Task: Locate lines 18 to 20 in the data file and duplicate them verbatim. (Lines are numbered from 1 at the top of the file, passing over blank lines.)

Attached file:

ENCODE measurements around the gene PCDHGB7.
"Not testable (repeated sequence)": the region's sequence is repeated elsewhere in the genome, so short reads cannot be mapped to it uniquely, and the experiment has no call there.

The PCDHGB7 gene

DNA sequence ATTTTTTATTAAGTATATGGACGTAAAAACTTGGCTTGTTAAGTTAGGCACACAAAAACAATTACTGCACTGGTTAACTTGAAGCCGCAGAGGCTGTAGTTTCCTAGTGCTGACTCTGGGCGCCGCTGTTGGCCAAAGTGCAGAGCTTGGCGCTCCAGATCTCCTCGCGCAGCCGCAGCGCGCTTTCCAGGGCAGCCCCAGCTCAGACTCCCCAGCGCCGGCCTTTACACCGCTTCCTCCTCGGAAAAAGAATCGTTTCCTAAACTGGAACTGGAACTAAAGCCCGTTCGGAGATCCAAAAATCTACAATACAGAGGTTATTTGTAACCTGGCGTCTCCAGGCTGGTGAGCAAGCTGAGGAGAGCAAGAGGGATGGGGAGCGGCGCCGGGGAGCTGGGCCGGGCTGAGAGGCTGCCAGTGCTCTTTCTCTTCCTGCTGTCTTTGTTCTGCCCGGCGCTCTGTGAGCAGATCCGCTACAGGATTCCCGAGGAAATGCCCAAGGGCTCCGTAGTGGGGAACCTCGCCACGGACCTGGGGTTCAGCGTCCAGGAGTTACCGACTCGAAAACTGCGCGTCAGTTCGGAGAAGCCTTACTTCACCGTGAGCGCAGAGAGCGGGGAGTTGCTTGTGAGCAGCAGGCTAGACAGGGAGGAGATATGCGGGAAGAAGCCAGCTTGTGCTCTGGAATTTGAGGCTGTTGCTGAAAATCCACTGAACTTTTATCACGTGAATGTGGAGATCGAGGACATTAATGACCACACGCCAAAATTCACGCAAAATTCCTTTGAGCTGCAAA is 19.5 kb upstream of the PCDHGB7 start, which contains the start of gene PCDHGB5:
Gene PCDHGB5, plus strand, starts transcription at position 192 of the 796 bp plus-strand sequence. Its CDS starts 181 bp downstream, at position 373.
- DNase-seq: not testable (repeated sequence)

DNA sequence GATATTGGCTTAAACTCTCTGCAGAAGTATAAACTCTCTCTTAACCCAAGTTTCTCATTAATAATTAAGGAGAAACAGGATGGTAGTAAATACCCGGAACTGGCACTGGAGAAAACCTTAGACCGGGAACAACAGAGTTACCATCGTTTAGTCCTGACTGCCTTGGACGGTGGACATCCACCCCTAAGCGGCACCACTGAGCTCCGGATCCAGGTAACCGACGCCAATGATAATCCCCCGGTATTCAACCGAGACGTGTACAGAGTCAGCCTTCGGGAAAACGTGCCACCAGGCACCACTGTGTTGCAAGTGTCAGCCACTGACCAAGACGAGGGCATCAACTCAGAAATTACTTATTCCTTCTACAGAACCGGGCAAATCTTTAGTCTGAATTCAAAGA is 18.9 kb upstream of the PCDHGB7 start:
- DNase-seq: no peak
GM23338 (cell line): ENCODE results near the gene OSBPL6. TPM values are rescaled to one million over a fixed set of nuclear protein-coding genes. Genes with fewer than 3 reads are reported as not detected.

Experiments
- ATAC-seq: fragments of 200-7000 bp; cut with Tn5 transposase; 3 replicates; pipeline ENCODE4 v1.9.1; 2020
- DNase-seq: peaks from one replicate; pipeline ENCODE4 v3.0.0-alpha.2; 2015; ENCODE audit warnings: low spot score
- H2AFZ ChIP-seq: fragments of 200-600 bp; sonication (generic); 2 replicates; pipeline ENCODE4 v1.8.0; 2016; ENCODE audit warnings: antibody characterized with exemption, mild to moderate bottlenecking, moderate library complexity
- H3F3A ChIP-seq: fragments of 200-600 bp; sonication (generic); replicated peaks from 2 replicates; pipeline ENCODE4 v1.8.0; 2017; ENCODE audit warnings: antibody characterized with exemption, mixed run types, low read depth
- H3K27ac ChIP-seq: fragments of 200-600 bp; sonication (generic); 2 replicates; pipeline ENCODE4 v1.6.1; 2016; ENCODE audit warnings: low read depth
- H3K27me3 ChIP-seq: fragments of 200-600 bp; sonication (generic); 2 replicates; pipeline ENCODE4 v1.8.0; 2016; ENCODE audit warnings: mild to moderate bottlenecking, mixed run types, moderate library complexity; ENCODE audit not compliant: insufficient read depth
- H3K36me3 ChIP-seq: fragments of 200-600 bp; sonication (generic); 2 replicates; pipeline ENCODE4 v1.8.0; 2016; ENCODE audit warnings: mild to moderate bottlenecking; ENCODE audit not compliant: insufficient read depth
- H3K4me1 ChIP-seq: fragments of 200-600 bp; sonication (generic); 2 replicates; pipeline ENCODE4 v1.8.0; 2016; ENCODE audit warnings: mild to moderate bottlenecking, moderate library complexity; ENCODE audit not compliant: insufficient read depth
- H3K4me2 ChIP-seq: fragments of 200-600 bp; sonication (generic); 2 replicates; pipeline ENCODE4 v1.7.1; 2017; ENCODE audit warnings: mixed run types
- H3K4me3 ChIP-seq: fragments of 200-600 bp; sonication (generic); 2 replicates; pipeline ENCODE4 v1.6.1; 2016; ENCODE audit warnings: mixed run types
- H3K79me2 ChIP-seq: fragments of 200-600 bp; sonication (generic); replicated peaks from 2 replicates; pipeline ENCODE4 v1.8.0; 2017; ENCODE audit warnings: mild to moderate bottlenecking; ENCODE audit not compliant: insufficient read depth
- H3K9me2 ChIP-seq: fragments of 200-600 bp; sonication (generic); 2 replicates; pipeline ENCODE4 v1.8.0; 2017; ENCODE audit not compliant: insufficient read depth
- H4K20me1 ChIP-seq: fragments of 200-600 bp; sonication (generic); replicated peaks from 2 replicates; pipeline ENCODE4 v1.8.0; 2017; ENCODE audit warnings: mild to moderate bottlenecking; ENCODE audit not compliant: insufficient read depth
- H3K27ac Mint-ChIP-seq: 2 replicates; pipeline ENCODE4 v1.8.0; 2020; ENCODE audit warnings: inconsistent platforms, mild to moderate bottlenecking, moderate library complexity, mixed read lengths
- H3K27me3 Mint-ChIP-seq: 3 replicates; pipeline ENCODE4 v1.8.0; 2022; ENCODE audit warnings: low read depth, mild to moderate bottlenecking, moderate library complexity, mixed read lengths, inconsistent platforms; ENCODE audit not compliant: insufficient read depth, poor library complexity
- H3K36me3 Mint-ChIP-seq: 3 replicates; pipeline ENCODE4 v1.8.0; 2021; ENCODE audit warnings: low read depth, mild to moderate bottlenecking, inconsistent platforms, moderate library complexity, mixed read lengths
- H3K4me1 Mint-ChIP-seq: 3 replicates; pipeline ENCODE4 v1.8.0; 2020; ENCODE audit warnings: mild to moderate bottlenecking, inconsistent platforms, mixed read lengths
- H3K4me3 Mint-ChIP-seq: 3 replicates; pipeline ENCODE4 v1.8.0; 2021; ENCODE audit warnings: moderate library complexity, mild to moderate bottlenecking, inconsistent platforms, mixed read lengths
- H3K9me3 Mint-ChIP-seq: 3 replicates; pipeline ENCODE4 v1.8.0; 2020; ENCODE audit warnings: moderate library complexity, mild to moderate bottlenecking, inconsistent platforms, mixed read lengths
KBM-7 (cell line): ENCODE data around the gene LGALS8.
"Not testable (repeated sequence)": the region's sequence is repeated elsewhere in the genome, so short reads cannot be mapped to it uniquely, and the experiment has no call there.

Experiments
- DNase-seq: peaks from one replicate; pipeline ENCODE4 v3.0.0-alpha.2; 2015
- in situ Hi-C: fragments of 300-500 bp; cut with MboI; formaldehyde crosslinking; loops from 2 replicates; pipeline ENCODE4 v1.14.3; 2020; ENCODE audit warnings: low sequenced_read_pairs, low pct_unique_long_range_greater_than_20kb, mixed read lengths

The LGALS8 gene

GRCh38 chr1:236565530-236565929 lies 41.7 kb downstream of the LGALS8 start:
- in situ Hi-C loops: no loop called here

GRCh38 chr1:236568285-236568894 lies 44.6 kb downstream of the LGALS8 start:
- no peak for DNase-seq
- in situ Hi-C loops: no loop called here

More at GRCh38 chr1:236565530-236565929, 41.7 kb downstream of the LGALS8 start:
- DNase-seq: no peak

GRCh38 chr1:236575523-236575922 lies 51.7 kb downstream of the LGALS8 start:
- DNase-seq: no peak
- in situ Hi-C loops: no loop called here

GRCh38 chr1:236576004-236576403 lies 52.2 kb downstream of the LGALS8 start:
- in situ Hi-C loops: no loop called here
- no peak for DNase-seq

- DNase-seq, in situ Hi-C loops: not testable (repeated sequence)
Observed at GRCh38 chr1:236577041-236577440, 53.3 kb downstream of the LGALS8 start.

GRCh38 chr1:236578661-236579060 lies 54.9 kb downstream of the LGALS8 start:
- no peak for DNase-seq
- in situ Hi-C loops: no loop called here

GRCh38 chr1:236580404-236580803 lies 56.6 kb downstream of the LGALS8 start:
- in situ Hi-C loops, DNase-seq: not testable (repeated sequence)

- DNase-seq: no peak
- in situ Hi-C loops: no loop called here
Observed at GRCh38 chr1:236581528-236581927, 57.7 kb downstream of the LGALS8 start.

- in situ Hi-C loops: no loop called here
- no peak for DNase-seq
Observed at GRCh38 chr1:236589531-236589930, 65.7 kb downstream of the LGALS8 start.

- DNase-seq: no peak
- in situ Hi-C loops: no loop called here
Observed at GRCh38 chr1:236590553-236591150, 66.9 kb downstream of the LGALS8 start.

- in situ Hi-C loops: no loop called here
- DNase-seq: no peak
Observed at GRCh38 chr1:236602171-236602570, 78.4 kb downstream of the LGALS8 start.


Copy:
- H3K4me1 ChIP-seq: fragments of 200-600 bp; sonication (generic); 2 replicates; pipeline ENCODE4 v1.8.0; 2016; ENCODE audit warnings: mild to moderate bottlenecking, moderate library complexity; ENCODE audit not compliant: insufficient read depth
- H3K4me2 ChIP-seq: fragments of 200-600 bp; sonication (generic); 2 replicates; pipeline ENCODE4 v1.7.1; 2017; ENCODE audit warnings: mixed run types
- H3K4me3 ChIP-seq: fragments of 200-600 bp; sonication (generic); 2 replicates; pipeline ENCODE4 v1.6.1; 2016; ENCODE audit warnings: mixed run types